Armed conflict – albeit on a smaller scale than during the 1992-1995 war – is not unthinkable. Fighting could easily erupt if Republika Srpska is serious about its announced plans to break away. Should Republika Srpska police attempt to take over border posts, for instance, they could come to blows with their state-level counterparts, particularly if the central government deploys federal reinforcements. In another scenario, Federation police might refuse to tolerate an armed Republika Srpska presence on the hilltops surrounding Sarajevo, the country’s capital, which sits at the border of the two entities. The parties could also confront each other in the Brčko district that is the only link between Republika Srpska’s two halves. Still another potential flashpoint is the Federation’s ethnically mixed town of Mostar, where Croat-Bosniak tensions could spark fighting. The mass atrocities of the 1990s conflict are unlikely to be repeated, however, if only for the sad reason that Bosnia today is mostly ethnically carved up, with each of its different communities living for the most part in homogenous blocks.
What has motivated the harder line from Serbs?
The first spark came on 23 July, when outgoing High Representative Valentin Inzko imposed a law setting criminal penalties for genocide denial. This matters for the 1995 Srebrenica massacre of 8,000 Muslim men and boys by Bosnian Serb forces, which has been characterised as genocide in a number of court rulings, notably by the International Criminal Tribunal for former Yugoslavia in The Hague. Many Serbs dispute those rulings and the charge of genocide. The new law bans denial of genocides established by Bosnian or international courts; giving awards or naming public objects after persons convicted of genocide; and incitement of violence or hatred against groups. Serbs reacted furiously to Inzko’s law, with all the main Serb-majority parties boycotting Bosnia state institutions and the Republika Srpska National Assembly formally rejecting it (something it has no legal power to do).
Dodik, as Republika Srpska’s most prominent political leader, subsequently threatened that the Bosnian Serb parliament would by the end of November stop abiding by most or all of the roughly 140 laws imposed by past high representatives and create its own army, border police, tax authority and judiciary. Dodik has repeatedly pushed back the start date for these measures in the face of intense pressure from abroad and from opposition critics within Republika Srpska. But he has shown no sign of reconsidering his course, which would amount to secession in all but name.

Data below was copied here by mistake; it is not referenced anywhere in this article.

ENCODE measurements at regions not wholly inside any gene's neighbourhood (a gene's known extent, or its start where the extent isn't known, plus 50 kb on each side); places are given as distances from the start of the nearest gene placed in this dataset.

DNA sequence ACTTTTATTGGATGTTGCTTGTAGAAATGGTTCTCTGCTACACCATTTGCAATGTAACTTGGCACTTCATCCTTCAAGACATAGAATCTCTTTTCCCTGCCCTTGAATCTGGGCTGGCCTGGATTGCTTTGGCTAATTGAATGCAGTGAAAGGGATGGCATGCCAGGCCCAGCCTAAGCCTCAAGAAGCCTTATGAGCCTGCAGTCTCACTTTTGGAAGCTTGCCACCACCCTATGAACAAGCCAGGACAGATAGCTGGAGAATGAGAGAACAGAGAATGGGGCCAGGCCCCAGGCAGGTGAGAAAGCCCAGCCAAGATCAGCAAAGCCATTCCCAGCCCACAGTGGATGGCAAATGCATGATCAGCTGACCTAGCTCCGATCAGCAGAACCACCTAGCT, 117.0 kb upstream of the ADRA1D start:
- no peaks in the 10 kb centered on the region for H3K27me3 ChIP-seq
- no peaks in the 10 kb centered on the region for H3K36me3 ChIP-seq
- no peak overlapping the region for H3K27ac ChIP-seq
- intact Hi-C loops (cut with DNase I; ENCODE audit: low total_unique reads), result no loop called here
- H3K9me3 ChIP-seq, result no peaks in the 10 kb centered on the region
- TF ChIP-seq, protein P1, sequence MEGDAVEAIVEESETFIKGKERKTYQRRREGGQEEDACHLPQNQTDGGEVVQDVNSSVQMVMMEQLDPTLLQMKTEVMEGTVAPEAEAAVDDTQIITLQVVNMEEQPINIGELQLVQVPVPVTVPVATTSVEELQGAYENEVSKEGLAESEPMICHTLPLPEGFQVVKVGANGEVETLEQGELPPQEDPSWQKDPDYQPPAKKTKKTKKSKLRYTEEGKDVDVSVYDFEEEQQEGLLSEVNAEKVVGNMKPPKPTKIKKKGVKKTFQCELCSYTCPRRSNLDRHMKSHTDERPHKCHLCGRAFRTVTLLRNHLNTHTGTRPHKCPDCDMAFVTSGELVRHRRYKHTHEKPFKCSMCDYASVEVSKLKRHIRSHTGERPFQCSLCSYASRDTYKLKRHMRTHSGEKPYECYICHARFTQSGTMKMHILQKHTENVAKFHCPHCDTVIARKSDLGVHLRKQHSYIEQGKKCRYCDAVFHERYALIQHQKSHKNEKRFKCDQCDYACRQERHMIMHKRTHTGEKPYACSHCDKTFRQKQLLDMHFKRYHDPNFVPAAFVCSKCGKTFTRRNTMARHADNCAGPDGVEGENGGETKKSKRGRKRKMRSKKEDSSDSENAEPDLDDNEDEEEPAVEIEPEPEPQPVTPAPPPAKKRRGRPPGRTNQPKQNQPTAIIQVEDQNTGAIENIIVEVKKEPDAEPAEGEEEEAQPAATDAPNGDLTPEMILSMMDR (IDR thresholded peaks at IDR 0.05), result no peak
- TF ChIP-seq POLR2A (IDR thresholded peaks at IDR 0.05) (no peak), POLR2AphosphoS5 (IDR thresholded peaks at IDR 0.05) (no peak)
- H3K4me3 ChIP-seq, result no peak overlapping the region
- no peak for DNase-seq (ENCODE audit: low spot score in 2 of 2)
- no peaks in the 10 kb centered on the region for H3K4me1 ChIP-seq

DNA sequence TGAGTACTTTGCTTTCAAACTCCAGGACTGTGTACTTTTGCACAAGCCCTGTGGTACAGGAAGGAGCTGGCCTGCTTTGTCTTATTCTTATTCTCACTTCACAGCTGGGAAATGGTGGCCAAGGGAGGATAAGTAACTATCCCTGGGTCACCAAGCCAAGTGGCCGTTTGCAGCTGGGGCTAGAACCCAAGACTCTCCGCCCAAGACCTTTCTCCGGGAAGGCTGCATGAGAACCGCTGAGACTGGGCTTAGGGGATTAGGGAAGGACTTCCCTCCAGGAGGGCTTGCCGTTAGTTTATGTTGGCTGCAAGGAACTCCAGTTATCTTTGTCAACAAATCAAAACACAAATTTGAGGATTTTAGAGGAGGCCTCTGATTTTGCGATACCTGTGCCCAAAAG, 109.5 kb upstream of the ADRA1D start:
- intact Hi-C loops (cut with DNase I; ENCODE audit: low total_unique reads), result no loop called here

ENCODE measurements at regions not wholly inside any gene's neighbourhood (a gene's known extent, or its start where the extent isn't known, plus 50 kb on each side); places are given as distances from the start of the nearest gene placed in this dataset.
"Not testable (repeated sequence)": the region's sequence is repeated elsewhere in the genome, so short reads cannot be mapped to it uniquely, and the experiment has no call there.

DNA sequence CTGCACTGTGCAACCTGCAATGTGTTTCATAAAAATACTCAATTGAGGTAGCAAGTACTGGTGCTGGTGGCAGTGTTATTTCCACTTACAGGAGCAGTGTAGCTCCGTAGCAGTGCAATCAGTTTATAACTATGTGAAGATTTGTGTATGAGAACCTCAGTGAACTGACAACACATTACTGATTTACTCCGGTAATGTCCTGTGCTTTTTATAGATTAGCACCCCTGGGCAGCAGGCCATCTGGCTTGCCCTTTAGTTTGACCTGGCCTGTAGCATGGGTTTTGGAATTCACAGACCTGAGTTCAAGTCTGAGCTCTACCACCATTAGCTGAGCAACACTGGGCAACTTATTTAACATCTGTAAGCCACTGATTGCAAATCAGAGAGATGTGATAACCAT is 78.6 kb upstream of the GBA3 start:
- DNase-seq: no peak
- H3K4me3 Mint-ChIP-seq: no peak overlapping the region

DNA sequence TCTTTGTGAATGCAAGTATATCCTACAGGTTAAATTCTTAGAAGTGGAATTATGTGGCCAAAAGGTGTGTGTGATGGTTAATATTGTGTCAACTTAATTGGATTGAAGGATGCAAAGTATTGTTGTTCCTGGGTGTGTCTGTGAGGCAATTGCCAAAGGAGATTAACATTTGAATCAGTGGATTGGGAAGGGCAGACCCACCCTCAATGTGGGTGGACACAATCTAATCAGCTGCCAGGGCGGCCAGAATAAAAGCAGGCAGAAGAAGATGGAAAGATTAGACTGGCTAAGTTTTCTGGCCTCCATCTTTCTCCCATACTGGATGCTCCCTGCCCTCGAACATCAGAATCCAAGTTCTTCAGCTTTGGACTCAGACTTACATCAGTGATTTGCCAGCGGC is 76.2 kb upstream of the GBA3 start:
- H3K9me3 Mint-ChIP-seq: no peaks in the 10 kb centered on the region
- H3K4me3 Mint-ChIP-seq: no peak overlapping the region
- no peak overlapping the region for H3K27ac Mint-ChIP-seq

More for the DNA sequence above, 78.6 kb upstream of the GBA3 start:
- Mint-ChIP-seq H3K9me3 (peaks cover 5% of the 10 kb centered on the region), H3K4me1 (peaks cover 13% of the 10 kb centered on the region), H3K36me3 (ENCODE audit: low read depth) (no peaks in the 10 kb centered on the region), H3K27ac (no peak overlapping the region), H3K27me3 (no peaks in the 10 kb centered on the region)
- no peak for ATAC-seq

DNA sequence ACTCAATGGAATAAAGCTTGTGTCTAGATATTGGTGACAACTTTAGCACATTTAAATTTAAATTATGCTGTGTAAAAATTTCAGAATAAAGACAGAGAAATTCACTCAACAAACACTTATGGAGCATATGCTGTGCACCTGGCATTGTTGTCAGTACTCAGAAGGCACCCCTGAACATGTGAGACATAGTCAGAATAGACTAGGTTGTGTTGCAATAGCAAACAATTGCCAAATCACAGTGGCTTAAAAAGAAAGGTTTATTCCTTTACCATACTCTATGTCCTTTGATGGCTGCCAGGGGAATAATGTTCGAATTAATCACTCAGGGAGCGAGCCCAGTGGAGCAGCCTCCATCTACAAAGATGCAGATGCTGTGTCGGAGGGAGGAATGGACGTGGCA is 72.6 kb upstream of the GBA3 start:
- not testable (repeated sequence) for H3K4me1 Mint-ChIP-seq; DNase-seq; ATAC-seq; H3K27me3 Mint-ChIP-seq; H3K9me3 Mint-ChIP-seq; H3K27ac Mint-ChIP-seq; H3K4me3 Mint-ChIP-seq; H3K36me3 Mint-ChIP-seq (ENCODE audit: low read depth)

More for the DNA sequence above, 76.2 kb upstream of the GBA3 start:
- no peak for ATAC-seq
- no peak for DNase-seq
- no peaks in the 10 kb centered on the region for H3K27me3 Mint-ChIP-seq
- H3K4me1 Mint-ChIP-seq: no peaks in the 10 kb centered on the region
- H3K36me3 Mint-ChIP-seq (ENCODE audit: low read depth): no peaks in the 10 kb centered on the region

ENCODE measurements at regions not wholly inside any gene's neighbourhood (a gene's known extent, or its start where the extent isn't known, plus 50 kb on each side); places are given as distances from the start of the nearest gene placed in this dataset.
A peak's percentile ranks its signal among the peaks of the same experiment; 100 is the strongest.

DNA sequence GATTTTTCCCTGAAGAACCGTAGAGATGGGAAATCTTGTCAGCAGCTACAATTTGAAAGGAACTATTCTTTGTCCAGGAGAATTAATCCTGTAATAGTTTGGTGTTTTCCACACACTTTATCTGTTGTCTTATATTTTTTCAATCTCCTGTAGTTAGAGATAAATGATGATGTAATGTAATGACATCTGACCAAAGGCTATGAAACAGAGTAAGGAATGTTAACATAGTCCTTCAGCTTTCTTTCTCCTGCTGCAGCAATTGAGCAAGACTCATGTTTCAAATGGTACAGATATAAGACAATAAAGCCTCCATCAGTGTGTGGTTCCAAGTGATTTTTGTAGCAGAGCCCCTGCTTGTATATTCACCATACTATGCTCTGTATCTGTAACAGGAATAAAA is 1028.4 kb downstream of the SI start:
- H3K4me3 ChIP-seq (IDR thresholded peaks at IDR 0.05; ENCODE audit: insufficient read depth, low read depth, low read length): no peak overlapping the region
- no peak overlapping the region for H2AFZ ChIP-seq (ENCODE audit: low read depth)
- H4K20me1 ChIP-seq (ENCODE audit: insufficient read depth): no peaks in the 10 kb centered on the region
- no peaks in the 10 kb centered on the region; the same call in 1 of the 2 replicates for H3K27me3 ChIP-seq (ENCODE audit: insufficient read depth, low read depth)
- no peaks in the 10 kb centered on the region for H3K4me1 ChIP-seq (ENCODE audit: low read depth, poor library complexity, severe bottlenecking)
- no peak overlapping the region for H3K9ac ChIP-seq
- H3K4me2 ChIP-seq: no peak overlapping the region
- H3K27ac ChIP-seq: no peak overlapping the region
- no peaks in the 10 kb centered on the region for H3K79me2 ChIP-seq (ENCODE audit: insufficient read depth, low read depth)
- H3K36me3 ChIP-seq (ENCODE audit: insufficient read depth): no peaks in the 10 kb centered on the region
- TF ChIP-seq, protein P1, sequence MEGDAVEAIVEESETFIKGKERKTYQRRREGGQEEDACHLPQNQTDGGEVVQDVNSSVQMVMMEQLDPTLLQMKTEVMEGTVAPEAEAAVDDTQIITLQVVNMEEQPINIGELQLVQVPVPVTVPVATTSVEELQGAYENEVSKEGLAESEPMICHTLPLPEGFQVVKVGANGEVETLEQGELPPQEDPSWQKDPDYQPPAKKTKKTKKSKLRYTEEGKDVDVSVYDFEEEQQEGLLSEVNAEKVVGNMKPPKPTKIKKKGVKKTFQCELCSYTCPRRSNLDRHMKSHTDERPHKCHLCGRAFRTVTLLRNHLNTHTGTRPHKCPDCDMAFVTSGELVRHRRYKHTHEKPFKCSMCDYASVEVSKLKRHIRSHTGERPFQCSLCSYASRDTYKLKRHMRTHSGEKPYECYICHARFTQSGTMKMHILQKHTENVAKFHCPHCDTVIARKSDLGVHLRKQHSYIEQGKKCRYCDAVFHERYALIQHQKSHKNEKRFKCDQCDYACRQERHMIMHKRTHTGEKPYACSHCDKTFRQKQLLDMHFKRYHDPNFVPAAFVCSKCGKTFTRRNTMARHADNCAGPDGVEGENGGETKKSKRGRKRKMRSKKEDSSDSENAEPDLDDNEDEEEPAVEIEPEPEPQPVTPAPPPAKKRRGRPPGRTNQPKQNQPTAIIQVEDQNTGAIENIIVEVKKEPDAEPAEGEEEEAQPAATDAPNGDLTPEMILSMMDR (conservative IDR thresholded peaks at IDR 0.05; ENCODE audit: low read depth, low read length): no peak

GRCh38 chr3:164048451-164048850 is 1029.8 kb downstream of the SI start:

Some of Dodik’s positions enjoy more support among Serbs than others. There is a consensus against recent past and future actions by the Office of the High Representative, but Serb opposition politicians do not share Dodik’s urgency and are wary of his personal political ambitions. They are lukewarm about reviving the most provocative relics of the Republika Srpska’s past, notably its armed forces, and fear international censure. It’s always risky to generalise, but most of Bosnia’s Serbian population probably wants independence or union with Serbia, though few are eager to fight for that, and most are content enough to live in Bosnia, with their current level of autonomy or if possible something more.
Demonstrators called for Schmidt to use his powers to remove Dodik from office or annul Republika Srpska Assembly decisions, and the High Representative may be tempted to do so, in part to reassert his authority. Acting on several criminal complaints, the State Prosecutor’s Office has opened an investigation of Serb leaders, which could lead to indictments. The likely – and disastrous – effect of such steps would be to unify the Serbs behind Dodik’s leadership, and perhaps to provide further justification for separatist moves.
What is the election reform dispute between Bosniaks and Croats about?